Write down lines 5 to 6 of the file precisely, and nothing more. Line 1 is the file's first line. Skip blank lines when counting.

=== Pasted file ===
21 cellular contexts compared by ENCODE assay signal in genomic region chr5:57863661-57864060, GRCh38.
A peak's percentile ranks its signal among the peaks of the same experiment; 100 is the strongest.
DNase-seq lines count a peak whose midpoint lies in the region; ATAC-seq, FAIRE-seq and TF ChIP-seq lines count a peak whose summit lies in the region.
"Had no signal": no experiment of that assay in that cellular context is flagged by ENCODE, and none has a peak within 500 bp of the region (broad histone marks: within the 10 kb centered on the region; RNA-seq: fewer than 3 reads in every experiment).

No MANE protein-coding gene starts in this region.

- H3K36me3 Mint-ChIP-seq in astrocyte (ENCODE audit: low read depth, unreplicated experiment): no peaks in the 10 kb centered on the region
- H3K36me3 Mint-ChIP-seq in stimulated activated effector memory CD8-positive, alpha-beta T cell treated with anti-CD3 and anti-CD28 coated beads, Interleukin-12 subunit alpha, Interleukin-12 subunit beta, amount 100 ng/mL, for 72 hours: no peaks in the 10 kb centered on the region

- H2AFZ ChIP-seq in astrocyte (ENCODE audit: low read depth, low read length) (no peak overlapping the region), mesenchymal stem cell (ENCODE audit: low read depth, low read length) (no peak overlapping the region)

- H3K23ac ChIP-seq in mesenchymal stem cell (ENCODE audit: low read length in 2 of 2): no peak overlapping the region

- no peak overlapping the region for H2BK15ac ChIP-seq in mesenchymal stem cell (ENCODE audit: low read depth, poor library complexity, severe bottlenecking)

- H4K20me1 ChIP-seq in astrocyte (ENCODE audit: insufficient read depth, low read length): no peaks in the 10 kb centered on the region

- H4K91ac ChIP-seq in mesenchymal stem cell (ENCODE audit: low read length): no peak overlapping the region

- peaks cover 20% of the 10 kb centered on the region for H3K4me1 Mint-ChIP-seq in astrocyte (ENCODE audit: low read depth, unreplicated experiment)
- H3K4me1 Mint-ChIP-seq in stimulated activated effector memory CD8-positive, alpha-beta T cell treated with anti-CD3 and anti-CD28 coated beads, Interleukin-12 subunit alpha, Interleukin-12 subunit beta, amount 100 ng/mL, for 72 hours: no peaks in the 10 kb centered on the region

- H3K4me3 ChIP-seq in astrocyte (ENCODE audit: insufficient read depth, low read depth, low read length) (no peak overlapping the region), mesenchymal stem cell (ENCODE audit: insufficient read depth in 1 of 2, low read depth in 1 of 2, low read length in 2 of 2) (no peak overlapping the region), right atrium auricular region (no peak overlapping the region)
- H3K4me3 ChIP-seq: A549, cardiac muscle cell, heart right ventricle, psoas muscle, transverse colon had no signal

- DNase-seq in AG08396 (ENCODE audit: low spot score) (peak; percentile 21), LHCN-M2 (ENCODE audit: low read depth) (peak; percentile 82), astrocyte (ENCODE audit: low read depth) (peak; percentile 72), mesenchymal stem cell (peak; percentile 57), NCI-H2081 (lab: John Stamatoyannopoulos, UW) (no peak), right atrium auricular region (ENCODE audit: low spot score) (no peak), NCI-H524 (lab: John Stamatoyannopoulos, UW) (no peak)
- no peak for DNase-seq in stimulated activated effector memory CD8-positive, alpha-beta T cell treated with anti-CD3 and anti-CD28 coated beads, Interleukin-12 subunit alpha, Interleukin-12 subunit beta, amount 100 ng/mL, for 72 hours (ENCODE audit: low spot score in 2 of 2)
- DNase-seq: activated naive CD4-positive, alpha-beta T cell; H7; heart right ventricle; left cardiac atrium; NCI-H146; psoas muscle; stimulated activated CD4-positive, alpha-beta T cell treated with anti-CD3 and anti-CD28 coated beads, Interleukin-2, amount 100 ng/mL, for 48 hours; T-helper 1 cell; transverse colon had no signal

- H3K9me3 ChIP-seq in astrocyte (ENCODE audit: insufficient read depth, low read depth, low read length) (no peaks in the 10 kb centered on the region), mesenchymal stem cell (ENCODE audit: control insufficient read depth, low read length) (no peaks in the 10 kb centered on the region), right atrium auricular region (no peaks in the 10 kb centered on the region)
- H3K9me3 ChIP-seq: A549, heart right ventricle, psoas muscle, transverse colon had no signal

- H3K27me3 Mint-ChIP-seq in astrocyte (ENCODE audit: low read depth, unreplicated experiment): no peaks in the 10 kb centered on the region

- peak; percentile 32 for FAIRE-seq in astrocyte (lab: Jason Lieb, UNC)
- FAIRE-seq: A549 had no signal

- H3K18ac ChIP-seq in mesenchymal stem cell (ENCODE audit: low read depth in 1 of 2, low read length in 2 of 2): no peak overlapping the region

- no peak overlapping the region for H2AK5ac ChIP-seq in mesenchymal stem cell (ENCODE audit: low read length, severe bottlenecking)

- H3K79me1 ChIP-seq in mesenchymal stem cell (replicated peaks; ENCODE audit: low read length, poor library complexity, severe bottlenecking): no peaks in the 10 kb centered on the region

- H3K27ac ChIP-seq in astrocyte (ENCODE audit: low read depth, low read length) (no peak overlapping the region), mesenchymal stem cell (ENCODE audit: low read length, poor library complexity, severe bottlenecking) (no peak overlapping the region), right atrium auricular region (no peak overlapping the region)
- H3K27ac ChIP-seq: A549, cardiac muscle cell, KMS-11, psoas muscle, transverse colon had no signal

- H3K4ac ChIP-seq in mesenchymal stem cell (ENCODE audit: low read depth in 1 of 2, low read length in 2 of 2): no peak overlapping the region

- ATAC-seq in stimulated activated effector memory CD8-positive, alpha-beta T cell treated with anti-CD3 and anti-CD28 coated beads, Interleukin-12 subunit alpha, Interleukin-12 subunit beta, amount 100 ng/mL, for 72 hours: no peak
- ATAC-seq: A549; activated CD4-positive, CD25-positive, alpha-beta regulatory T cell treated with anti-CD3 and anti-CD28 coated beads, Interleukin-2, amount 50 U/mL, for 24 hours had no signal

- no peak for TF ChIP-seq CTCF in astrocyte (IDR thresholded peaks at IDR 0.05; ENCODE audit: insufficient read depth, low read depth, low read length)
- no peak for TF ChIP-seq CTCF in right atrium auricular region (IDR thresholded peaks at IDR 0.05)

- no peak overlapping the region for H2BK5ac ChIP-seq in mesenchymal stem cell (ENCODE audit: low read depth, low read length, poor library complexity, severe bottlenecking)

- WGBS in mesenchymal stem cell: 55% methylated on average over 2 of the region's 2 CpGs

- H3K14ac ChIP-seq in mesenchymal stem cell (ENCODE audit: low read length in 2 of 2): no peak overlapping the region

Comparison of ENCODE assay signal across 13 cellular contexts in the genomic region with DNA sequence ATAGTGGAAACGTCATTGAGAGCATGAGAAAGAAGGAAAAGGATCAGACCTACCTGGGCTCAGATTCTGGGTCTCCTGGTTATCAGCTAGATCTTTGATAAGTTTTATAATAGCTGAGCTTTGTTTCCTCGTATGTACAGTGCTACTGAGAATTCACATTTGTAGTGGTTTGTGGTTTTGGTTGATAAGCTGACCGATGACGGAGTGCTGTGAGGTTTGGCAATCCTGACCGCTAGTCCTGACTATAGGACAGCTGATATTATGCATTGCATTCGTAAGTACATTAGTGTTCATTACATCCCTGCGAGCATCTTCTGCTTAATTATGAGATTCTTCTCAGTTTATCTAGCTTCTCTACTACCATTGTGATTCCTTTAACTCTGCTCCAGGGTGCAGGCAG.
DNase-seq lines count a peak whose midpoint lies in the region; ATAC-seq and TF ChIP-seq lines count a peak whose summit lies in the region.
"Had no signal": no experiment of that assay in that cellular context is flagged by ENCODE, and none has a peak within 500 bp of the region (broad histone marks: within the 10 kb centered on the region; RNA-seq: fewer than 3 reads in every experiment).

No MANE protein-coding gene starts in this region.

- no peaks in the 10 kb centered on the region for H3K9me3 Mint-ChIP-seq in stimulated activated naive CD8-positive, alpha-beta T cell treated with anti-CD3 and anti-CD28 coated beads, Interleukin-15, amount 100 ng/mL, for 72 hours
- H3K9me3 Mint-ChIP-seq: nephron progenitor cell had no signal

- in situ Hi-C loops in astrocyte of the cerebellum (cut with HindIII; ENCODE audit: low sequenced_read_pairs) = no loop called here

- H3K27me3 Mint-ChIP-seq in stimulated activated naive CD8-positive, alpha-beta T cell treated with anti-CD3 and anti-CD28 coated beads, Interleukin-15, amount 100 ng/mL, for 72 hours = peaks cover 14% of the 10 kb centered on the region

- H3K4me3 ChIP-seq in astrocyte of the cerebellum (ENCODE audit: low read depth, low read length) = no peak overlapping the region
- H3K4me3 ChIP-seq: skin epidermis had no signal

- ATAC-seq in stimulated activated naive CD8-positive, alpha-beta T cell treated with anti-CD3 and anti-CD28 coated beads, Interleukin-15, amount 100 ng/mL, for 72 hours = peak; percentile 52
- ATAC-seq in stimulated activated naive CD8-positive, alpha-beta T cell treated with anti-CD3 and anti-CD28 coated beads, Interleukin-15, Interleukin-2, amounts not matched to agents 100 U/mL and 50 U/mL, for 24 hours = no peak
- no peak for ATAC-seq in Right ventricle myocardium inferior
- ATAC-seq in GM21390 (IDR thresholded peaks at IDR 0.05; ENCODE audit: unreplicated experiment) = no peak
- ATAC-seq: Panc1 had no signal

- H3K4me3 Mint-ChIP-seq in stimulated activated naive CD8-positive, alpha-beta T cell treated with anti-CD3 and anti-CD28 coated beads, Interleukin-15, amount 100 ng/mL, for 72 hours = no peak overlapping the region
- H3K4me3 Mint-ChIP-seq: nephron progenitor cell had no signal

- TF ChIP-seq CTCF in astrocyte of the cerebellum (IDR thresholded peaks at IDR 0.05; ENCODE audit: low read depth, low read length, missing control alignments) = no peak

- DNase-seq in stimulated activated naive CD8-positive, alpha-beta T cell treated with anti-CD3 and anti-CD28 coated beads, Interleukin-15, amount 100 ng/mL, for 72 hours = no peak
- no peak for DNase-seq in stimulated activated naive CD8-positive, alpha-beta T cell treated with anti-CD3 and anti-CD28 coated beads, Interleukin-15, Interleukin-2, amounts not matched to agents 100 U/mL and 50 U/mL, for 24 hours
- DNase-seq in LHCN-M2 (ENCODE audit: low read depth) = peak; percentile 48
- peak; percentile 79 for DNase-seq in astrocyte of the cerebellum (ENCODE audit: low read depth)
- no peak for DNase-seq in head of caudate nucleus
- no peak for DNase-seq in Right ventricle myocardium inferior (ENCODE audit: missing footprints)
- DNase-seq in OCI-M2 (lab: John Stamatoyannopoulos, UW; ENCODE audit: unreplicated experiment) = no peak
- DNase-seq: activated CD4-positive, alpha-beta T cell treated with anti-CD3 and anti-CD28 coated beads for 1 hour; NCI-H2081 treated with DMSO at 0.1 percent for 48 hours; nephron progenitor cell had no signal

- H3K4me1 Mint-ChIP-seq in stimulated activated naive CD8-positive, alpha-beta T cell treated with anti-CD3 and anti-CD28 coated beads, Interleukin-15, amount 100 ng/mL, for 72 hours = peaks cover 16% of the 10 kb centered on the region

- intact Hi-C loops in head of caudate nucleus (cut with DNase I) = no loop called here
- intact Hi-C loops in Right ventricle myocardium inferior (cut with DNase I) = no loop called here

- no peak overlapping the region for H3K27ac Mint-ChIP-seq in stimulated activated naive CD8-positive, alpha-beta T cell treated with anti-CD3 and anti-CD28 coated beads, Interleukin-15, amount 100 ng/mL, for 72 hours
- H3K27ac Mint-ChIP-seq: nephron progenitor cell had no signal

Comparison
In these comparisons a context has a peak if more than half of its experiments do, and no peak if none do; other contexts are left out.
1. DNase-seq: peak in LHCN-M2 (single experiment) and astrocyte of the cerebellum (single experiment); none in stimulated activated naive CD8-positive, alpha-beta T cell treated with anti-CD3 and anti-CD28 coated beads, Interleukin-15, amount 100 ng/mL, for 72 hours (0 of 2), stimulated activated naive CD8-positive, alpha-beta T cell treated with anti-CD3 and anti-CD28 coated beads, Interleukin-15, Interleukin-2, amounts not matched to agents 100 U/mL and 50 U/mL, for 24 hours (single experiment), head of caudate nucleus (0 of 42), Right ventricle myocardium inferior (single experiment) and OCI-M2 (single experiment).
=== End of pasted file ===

No MANE protein-coding gene starts in this region.

- H3K36me3 Mint-ChIP-seq in astrocyte (ENCODE audit: low read depth, unreplicated experiment): no peaks in the 10 kb centered on the region